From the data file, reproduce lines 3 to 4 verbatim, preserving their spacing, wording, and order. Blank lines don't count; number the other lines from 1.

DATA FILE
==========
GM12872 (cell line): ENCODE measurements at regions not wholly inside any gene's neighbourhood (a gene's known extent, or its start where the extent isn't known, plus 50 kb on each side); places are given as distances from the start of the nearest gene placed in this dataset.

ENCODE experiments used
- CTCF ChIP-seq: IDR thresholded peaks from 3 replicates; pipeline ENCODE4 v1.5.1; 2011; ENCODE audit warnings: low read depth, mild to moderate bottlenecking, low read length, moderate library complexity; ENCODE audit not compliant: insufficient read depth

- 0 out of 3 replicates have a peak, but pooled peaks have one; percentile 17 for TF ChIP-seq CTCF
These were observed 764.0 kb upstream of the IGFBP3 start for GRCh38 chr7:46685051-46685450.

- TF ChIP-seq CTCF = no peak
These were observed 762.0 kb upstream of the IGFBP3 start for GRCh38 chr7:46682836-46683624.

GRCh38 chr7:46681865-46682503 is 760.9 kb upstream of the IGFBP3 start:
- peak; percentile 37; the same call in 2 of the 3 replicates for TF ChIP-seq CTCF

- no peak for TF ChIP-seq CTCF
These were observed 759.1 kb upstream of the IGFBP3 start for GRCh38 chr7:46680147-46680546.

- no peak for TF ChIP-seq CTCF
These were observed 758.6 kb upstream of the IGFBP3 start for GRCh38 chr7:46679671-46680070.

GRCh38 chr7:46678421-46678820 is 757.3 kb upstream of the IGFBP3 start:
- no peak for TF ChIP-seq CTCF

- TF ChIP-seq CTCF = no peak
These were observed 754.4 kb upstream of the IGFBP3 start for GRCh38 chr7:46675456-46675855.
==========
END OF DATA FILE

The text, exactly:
- CTCF ChIP-seq: IDR thresholded peaks from 3 replicates; pipeline ENCODE4 v1.5.1; 2011; ENCODE audit warnings: low read depth, mild to moderate bottlenecking, low read length, moderate library complexity; ENCODE audit not compliant: insufficient read depth

- 0 out of 3 replicates have a peak, but pooled peaks have one; percentile 17 for TF ChIP-seq CTCF